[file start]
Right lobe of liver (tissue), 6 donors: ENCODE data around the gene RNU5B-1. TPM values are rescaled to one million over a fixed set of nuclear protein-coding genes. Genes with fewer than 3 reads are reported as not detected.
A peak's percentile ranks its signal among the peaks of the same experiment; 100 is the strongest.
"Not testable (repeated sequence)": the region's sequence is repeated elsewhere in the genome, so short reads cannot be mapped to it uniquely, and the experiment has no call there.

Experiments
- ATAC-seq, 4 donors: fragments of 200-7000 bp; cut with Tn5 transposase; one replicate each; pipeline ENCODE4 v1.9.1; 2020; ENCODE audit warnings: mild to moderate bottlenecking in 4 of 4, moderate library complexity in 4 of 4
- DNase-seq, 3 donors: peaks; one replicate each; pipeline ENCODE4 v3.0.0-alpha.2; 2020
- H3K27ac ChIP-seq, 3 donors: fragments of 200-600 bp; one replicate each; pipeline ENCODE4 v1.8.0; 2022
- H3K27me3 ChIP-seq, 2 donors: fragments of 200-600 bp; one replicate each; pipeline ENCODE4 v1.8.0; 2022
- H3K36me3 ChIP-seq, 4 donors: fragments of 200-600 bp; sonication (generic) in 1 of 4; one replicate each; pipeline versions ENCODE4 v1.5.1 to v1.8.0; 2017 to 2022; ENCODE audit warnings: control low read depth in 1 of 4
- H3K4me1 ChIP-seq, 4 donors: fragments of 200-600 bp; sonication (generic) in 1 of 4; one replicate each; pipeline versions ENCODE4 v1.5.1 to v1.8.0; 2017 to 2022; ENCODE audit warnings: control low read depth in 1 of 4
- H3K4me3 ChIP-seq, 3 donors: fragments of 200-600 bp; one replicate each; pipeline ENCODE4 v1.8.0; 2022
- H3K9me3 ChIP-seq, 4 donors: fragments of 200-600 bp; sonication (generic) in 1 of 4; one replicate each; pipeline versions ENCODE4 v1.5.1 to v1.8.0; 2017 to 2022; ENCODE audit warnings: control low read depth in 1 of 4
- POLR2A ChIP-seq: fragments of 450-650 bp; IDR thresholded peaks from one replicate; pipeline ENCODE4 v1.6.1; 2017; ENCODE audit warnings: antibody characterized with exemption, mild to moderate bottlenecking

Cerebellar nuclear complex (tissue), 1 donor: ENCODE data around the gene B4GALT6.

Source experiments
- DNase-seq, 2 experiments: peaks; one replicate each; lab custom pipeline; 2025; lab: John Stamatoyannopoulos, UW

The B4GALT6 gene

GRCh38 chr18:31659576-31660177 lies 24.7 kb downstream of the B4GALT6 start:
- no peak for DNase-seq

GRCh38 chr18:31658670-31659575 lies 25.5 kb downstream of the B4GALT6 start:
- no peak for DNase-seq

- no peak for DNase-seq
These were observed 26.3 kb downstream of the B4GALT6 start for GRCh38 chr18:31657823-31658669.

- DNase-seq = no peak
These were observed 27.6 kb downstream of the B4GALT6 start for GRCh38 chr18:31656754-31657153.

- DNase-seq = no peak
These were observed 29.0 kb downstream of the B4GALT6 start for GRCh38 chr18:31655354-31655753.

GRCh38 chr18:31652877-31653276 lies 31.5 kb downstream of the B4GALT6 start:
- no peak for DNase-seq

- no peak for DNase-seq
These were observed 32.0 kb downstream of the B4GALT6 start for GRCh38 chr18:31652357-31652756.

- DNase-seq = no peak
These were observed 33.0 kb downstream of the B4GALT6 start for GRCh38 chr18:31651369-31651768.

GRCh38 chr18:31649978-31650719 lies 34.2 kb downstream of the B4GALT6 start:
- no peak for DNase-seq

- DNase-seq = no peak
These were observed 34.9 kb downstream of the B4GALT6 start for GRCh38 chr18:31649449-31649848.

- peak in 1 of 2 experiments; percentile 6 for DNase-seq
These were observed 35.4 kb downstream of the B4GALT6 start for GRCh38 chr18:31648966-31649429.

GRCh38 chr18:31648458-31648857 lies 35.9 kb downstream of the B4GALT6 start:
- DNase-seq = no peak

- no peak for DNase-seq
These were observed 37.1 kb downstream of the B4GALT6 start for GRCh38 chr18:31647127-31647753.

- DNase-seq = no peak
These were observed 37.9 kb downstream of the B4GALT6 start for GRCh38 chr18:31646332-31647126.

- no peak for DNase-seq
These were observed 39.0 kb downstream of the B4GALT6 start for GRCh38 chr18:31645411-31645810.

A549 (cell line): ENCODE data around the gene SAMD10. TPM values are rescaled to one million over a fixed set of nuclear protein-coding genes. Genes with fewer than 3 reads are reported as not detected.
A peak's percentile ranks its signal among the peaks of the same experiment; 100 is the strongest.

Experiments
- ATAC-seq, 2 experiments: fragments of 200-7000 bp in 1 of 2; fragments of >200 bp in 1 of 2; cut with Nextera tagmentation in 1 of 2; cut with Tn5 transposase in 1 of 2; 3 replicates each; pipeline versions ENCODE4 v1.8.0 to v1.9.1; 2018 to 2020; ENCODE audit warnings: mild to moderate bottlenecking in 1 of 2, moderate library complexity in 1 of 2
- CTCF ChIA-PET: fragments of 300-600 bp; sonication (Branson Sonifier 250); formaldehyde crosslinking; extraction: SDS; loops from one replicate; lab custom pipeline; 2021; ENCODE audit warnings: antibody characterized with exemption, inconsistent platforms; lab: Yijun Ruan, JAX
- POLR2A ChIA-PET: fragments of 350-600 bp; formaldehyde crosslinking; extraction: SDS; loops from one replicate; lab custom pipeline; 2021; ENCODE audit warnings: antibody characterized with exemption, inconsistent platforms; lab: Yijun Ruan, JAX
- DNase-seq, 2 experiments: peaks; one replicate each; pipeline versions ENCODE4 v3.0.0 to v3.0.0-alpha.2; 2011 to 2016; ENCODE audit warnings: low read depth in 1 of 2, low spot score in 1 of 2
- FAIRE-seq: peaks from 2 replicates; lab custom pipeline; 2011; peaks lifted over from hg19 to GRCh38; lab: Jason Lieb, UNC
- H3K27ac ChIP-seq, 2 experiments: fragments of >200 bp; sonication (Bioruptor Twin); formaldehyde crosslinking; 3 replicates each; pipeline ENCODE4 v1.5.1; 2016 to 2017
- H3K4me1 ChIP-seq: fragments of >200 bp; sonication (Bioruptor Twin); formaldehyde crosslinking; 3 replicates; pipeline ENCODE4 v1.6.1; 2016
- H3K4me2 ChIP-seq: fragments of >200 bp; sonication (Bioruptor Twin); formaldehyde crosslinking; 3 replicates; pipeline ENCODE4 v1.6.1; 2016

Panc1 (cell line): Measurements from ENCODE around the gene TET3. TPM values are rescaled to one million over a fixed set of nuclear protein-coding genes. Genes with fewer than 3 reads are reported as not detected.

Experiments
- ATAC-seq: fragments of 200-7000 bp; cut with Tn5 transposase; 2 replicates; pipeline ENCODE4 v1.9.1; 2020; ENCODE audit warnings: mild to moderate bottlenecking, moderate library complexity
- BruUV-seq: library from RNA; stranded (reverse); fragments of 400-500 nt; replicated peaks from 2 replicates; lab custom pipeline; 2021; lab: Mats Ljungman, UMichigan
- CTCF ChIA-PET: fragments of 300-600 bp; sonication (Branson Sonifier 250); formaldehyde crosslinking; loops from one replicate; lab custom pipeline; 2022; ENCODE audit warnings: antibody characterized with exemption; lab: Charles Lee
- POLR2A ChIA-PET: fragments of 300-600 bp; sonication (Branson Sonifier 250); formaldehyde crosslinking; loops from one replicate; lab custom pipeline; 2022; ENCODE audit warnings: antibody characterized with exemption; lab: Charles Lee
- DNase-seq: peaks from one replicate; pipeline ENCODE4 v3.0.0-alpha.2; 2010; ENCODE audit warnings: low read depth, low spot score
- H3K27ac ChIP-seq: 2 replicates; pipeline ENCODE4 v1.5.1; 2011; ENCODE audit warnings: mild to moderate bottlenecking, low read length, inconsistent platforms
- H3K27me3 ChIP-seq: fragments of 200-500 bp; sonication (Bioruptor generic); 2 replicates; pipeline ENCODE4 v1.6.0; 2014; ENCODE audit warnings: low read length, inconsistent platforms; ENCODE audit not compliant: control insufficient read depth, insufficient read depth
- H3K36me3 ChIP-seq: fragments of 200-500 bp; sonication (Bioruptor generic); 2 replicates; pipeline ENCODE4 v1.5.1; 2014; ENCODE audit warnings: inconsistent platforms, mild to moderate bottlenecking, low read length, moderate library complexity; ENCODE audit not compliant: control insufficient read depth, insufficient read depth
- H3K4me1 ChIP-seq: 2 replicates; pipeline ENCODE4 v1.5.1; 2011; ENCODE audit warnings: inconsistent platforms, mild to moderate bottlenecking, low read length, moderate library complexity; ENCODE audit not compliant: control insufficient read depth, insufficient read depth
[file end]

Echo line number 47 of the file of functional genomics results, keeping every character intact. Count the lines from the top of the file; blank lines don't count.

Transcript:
These were observed 39.0 kb downstream of the B4GALT6 start for GRCh38 chr18:31645411-31645810.